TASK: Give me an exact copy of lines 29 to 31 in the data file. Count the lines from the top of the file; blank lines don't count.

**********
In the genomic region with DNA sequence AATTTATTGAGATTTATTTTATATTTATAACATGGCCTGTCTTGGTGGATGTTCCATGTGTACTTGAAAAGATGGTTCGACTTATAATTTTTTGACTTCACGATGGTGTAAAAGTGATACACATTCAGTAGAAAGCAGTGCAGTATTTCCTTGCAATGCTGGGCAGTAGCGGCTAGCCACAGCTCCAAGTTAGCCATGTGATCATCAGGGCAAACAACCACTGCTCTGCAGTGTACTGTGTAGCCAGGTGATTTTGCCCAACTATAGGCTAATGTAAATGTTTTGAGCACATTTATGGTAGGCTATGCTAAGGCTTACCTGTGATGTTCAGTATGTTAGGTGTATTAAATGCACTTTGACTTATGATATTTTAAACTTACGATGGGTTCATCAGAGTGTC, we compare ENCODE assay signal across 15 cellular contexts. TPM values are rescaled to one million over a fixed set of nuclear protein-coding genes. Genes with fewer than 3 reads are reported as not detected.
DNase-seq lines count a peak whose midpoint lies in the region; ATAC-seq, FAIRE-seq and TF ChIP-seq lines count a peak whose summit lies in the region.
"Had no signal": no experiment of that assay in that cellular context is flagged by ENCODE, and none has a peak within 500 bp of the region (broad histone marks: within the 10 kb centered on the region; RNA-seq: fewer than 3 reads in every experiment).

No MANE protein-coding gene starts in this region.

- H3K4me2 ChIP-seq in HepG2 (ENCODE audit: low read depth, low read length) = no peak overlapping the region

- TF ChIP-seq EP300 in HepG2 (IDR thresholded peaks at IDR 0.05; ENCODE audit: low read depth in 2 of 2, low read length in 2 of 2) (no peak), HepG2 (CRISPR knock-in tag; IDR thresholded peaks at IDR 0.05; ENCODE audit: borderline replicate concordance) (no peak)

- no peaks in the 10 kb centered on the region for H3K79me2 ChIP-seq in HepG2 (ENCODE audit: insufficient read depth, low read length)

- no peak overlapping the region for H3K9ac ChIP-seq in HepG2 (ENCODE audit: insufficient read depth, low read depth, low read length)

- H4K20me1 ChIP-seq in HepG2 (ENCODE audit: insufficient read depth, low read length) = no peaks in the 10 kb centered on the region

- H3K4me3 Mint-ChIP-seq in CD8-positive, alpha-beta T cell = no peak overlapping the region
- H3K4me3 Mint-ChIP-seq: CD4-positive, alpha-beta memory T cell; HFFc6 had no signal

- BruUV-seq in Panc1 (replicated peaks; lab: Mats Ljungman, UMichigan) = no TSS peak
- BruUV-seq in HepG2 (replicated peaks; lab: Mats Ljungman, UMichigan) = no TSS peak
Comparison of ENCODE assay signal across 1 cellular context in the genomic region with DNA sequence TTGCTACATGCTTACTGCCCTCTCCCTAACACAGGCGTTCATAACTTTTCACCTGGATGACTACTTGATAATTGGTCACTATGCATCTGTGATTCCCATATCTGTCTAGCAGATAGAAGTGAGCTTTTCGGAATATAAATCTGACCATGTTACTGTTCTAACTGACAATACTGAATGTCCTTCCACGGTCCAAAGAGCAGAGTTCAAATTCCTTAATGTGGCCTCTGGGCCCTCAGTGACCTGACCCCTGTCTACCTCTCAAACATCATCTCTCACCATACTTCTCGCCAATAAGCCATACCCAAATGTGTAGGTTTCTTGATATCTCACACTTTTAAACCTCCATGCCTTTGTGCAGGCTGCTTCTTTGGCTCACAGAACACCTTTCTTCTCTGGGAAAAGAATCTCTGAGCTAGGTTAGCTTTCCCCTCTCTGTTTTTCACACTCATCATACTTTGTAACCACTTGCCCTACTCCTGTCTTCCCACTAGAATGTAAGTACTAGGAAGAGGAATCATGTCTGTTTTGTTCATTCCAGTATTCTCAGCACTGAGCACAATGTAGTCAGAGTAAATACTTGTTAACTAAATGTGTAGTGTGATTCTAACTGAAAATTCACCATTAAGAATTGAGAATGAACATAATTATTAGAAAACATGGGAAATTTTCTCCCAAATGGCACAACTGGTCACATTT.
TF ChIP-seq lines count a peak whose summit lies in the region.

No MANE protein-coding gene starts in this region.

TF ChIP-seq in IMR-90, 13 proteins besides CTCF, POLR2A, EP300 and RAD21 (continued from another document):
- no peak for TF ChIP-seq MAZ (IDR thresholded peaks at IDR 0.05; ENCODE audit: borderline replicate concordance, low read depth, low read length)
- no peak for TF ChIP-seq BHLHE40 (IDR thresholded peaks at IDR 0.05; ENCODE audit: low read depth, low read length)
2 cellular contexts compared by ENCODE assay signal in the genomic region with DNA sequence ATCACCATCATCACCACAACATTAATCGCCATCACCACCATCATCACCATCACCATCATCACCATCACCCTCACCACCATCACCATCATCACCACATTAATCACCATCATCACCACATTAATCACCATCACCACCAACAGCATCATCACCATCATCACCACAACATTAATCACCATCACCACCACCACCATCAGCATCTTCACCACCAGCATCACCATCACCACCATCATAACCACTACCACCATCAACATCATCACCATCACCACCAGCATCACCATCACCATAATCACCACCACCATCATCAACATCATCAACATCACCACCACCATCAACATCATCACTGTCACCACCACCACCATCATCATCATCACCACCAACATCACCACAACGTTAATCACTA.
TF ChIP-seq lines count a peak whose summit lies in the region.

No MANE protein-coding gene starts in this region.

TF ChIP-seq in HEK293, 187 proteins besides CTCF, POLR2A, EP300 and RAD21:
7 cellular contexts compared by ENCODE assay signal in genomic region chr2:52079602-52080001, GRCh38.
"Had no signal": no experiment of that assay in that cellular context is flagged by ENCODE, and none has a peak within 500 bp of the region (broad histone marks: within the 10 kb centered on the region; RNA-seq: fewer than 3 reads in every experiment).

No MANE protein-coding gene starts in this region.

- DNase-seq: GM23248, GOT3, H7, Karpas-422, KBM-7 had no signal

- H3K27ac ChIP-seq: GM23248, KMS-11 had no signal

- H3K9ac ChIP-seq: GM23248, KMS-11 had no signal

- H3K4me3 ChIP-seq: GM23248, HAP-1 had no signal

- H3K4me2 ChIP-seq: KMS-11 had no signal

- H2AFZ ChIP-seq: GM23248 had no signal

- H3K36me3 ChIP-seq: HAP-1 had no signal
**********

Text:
- H3K9ac ChIP-seq: GM23248, KMS-11 had no signal

- H3K4me3 ChIP-seq: GM23248, HAP-1 had no signal

- H3K4me2 ChIP-seq: KMS-11 had no signal